Stachys arvensis is a species of flowering plant in the mint family known by the common names field woundwort and staggerweed. It is native to Europe, Western Asia, and North Africa. It is known on other continents as an introduced species and widespread weed.
It grows in many types of habitat, including disturbed areas, and often in moist spots. It is an annual herb producing a branching stem up to about 60 centimeters in maximum height. The stem is squared in cross-section and it is covered in rough hairs. The oppositely arranged leaves have hairy, serrated or toothed blades up to 2 or 3 centimeters long which are borne on short petioles.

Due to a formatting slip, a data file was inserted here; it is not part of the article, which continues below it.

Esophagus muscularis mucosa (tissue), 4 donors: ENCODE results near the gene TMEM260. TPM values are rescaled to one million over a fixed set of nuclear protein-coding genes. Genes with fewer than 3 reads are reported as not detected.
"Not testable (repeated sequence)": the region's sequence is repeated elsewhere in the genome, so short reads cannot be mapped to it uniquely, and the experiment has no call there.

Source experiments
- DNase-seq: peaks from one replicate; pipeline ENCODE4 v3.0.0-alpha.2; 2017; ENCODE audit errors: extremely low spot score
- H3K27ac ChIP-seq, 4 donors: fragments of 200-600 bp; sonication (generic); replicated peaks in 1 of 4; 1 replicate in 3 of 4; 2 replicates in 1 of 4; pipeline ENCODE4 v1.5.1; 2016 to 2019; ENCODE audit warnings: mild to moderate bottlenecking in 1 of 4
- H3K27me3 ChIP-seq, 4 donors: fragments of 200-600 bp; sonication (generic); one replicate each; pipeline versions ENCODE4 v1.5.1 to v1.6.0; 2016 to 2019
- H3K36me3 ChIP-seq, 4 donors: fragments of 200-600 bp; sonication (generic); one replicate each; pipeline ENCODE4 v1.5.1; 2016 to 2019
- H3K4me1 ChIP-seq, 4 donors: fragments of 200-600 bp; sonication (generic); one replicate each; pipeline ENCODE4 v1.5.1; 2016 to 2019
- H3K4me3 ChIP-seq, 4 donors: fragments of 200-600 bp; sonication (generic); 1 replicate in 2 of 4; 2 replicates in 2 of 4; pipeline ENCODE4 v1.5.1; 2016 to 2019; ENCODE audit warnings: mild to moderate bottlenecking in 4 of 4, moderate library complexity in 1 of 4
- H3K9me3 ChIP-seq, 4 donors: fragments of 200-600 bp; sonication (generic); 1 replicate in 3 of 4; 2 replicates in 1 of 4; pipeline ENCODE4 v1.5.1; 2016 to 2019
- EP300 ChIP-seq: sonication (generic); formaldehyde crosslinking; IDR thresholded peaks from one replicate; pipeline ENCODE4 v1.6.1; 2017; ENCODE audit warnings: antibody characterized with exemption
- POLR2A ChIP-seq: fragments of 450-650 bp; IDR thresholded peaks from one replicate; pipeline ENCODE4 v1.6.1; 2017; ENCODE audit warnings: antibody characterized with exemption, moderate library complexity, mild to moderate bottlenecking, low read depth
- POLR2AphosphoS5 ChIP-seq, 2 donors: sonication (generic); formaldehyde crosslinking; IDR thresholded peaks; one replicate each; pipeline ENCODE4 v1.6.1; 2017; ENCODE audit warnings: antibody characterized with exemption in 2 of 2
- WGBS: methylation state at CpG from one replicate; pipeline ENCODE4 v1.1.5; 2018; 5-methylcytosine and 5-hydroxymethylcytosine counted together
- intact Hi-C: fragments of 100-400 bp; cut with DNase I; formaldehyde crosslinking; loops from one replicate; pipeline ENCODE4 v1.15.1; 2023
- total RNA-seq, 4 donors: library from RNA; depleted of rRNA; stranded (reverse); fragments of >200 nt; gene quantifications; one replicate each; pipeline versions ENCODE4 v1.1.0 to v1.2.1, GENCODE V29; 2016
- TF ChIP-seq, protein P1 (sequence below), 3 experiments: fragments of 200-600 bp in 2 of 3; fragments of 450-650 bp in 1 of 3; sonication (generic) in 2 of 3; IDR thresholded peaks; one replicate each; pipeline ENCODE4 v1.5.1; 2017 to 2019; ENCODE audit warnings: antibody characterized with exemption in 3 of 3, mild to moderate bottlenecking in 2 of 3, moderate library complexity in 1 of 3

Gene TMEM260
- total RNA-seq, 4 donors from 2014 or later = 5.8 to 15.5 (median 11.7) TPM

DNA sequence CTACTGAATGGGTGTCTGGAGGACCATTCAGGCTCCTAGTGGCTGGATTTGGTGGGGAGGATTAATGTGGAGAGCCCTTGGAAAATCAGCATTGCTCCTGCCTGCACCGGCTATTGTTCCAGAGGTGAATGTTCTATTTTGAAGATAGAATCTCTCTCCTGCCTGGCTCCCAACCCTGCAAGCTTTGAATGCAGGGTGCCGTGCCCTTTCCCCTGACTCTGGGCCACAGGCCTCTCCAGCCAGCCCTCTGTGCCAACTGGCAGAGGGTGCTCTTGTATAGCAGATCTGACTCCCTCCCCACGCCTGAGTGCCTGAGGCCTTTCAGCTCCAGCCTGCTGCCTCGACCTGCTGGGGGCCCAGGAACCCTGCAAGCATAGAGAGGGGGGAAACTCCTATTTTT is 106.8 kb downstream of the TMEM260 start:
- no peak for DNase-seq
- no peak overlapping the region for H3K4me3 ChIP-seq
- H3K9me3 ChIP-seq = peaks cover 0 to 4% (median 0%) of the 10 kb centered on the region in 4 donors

The inflorescence is made up of interrupted clusters of flowers borne in the axils of the leaf pairs. Each cluster has up to 6 flowers with pinkish corollas in hairy purple-tinged calyces of sepals.
This plant might be poisonous
How to get rid of:
It is best controlled in cereal crops as young seedlings using bromoxynil (eg Bromotril, or in Jaguar or Image) or suppressed by using Hussar (iodosulfuron). In other crops, trifluralin can control it, clopyralid can give reasonable knockdown of it when applied early enough, atrazine and simazine kills it, and it is also controlled by non-selective herbicides such as glufosinate and glyphosate.